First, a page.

However, the corporation may soon be compelled to say or do something in response to the revelations as the involvement of Hoffman in the Alabama race may very well be in violation of Microsoft’s own “Standards of Business Conduct,” which explicitly instructs board members and employees to “Communicate Accurately to the Public” and insists that all public statements be “honest and not misleading.”

For its part in the deceptive scheme, which became known as “Project Birmingham,” Facebook proceeded to suspend five users linked to the project on Dec. 24 and released a statement which said, “We take a strong stand against people or organizations that create networks of accounts to mislead others about who they are or what they’re doing.”

Even the liberals at The Washington Post — which played an integral role in promoting the sexual misconduct allegations against Moore — called the deceptive operation “highly disturbing” and quoted Hoffman apologizing for what had occurred, which he claimed to have no advanced knowledge of or participation in, aside from providing funding.

In a prepared statement, Hoffman said, “I find the tactics that have been recently reported highly disturbing. For that reason, I am embarrassed by my failure to track AET — the organization I did support — more diligently as it made its own decisions to perhaps fund projects that I would reject.

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“I want to be unequivocal: there is absolutely no place in our democracy for manipulating facts or using falsehoods to gain political advantage.”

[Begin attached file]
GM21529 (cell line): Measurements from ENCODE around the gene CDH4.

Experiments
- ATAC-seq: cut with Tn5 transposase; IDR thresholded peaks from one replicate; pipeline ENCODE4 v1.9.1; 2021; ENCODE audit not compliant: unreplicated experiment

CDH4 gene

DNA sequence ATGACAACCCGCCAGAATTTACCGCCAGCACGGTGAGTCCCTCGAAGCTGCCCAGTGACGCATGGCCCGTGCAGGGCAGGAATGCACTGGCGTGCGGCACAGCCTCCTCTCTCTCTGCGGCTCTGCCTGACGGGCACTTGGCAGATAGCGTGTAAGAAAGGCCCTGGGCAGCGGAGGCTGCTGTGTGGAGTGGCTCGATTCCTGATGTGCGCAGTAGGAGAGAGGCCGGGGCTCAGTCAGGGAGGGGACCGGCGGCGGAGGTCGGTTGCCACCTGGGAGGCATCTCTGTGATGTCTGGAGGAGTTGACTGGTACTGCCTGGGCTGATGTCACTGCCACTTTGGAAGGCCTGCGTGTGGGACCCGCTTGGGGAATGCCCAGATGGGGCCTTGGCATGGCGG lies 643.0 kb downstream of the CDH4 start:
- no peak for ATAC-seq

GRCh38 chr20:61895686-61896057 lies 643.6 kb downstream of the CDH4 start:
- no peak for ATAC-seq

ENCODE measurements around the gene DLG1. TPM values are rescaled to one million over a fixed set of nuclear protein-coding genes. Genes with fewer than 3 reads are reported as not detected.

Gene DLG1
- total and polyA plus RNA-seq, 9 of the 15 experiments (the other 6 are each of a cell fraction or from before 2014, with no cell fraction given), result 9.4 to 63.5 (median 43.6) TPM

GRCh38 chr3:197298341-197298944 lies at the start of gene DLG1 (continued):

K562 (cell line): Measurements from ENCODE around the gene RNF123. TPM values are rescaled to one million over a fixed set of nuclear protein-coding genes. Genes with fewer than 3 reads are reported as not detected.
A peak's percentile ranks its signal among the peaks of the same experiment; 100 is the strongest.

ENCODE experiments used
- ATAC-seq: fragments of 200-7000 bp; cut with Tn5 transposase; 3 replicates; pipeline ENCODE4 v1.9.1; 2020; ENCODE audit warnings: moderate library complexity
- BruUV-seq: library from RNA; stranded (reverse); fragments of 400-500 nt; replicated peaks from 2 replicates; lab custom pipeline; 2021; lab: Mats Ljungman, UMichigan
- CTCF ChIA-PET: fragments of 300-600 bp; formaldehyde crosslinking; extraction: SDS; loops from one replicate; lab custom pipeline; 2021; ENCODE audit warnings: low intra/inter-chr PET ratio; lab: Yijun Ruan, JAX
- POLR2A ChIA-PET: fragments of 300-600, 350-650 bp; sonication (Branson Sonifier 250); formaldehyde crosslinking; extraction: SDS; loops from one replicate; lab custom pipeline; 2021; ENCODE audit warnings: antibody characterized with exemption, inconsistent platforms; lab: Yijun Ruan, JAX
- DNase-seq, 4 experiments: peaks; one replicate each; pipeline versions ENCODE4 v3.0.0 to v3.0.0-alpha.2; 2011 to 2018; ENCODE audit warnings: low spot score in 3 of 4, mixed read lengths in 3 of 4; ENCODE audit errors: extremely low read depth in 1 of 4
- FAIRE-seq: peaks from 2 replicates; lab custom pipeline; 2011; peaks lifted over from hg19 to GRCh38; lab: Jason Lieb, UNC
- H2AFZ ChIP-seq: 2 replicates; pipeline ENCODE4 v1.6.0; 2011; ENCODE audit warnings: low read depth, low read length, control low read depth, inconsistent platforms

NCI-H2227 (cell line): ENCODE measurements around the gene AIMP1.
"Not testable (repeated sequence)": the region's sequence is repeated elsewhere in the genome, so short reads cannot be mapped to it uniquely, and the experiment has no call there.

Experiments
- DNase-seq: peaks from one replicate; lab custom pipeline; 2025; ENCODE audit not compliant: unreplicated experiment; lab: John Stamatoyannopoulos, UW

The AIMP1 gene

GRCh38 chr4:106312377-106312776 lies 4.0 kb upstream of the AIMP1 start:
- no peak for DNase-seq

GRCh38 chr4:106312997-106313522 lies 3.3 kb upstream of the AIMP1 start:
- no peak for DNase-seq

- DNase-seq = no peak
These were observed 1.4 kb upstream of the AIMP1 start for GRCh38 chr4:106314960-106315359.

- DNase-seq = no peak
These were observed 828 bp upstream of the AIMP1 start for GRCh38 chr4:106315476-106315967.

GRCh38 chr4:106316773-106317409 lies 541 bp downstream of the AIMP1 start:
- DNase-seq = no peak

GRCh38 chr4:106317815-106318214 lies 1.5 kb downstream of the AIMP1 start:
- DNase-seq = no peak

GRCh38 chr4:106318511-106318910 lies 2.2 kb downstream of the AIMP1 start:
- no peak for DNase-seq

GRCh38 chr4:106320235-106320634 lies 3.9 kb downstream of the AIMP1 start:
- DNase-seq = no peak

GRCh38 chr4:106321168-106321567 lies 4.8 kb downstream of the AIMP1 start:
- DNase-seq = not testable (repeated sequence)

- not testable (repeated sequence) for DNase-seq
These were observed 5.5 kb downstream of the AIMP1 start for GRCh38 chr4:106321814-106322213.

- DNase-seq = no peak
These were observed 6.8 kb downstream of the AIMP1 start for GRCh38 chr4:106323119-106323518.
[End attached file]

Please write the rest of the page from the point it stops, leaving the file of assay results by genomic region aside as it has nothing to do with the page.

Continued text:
He also readily admitted to providing funding and support for numerous Democratic Party candidates and “dozens of organizations,” virtually all of which are left-leaning and advocate for the progressive agenda.

Whether Hoffman was fully involved in the Project Birmingham scheme or just an unwitting financier is beside the point, as the real scandal here is the proof that Silicon Valley and the left are more than willing to use the latest technology to deceive and manipulate voters ahead of an election … the exact same thing they so vociferously decried just a year prior.

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Ben Marquis is a writer who identifies as a constitutional conservative/libertarian. He has written about current events and politics for The Western Journal since 2014. His focus is on protecting the First and Second Amendments.
Ben Marquis has written on current events and politics for The Western Journal since 2014. He reads voraciously and writes about the news of the day from a conservative-libertarian perspective. He is an advocate for a more constitutional government and a staunch defender of the Second Amendment, which protects the rest of our natural rights. He lives in Little Rock, Arkansas, with the love of his life as well as four dogs and four cats.